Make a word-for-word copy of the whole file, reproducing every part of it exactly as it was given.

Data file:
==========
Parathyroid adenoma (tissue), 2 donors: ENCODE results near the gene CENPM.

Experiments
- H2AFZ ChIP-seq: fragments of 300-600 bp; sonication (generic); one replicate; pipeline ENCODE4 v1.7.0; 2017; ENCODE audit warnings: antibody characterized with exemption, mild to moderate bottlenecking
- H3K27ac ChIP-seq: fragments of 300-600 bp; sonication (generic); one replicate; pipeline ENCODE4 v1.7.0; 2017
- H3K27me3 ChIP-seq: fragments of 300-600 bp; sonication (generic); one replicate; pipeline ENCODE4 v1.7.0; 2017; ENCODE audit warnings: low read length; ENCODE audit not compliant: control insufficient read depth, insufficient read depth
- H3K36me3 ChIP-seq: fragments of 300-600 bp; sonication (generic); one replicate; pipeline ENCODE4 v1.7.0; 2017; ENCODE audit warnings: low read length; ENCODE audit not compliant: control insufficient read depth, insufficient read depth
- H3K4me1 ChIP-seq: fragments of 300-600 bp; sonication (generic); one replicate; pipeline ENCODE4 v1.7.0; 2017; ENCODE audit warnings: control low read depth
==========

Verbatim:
Parathyroid adenoma (tissue), 2 donors: ENCODE results near the gene CENPM.

Experiments
- H2AFZ ChIP-seq: fragments of 300-600 bp; sonication (generic); one replicate; pipeline ENCODE4 v1.7.0; 2017; ENCODE audit warnings: antibody characterized with exemption, mild to moderate bottlenecking
- H3K27ac ChIP-seq: fragments of 300-600 bp; sonication (generic); one replicate; pipeline ENCODE4 v1.7.0; 2017
- H3K27me3 ChIP-seq: fragments of 300-600 bp; sonication (generic); one replicate; pipeline ENCODE4 v1.7.0; 2017; ENCODE audit warnings: low read length; ENCODE audit not compliant: control insufficient read depth, insufficient read depth
- H3K36me3 ChIP-seq: fragments of 300-600 bp; sonication (generic); one replicate; pipeline ENCODE4 v1.7.0; 2017; ENCODE audit warnings: low read length; ENCODE audit not compliant: control insufficient read depth, insufficient read depth
- H3K4me1 ChIP-seq: fragments of 300-600 bp; sonication (generic); one replicate; pipeline ENCODE4 v1.7.0; 2017; ENCODE audit warnings: control low read depth